The African School on Internet Governance (AfriSIG) took participants through a two-day Internet Society’s Collaborative Internet Governance Project Workshop, a pre-AfriSIG event to set the pace for AfriSIG and build participants’ negotiation and conflict resolution skills in the context of multi-party consensus decision-making processes.
Titled: How to Effectively Participate in and Manage Multistakeholder Discussion, the workshop was facilitated by Larry Strickling, Executive Director, Collaborative Governance Project of the Internet Society, and Fiona Asonga, Chief Executive Officer, Technology Service Providers Association.
It was a pre-workshop event that preceded the Sixth African School on Internet Governance (AfriSIG) 2018 organized by the Association for Progressive Communication (APC) and the African Union Commission (AUC) took place from October 11 to 16, 2018 at Z Ocean Hotel in Zanzibar, Tanzania.
Different case studies which include Oil Pricing Exercise, Online Sales Tax Negotiation, Problem Solving in Porto Mauro, Hypothetical Issue for Stakeholder Convening was used by the facilitators to explain the different negotiation methods and processes.
The different negotiation methods taught can be termed as the 3C’s and 2A’s which means competition, collaboration, compromising, avoiding and accommodating.
The African School on Internet Governance (AfriSIG) is an annual five-day residential course run by the APC with the of developing a pipeline of leading Africans from diverse sectors, backgrounds and ages with the skills to participate in local and international internet governance structures, and to shape the future of the internet landscape for Africa’s development.
The highlight of the school was the practicum plenary session were fellows were grouped into various stakeholders comprising of the government, civil society, private sector, technical community, AU, EU and country representative.
The stakeholders were given the task of comparing the General Data Protection Regulation (GDPR) with the Africa Union Convention (AUC) on data protection and make recommendations for data protection law in Africa.
This year’s school was preceded by the Internet Society’s Collaborative Internet Governance Project Workshop which took place from October 9 to 10, 2018 at Z Ocean Hotel in Zanzibar, Tanzania.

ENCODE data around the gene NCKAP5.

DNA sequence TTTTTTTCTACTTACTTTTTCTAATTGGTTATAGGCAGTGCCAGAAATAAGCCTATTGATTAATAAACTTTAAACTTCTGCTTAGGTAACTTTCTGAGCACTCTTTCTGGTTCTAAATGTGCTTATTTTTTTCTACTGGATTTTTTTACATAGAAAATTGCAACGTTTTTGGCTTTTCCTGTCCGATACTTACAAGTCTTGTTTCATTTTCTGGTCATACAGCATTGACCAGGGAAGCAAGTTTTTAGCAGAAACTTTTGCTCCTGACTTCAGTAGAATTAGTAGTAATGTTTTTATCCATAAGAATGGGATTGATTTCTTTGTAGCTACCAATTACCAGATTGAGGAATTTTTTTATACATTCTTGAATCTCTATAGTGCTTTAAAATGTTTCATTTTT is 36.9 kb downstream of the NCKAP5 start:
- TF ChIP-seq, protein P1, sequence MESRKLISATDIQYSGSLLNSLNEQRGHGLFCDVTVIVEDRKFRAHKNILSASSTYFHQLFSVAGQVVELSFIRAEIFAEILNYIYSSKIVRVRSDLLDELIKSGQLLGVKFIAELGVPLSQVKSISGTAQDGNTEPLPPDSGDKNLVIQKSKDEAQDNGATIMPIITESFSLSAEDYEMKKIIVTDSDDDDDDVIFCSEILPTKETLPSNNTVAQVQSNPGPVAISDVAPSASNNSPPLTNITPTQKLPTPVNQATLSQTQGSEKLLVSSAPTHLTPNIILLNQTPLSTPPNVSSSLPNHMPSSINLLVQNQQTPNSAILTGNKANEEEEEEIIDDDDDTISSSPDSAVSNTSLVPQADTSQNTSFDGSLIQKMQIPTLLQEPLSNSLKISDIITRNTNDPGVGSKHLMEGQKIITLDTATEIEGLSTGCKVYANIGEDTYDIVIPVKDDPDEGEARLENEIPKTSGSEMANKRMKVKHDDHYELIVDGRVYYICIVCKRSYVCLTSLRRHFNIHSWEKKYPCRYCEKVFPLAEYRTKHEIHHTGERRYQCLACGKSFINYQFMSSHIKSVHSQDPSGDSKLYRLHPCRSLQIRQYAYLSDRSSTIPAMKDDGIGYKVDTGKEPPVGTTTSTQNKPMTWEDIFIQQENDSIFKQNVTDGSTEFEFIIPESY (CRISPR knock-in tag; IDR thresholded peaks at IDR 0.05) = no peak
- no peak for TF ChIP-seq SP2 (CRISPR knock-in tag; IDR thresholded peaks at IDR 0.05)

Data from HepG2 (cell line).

Drawing its faculty from leading African and international experts and role-players in the internet governance ecosystem, we provide a cutting-edge and African-centred curriculum, exposure to and hands-on experience in participating in internet governance mechanisms, as well as provide ongoing mentorship to our students. Alumni are also plugged into a rich network of policy-makers, regulators and rights activists and experts invested in realising an open and secure internet that can be used to claim and secure our rights, develop our economies and improve our lives.
Its curriculum is grounded in local to global internet governance issues, processes and practice, and is kept up-to-speed with major developments in the sector as they happen. Teaching and learning happen through a mixed model of lectures and seminars, peer learning, practical exercises, as well as exposure to and mentorship from African and global experts in the field.
The core curriculum includes an overview of the multidisciplinary dimensions of internet governance, emphasising a human rights-based and developmental approach towards shaping internet governance policy and practice, from the global level right down to the country level.
Topics covered by experts at the school include overview of the internet, internet governance, introduction to practicum, internet architecture and protocols, domain names and addressing, cybersecurity and governance, data protection and privacy, internet governance and human rights, gender and internet governance, state of internet access and infrastructure in Africa among others.
The APC secretariat is working on the final version of the practicum recommendations and will be made available at a later date.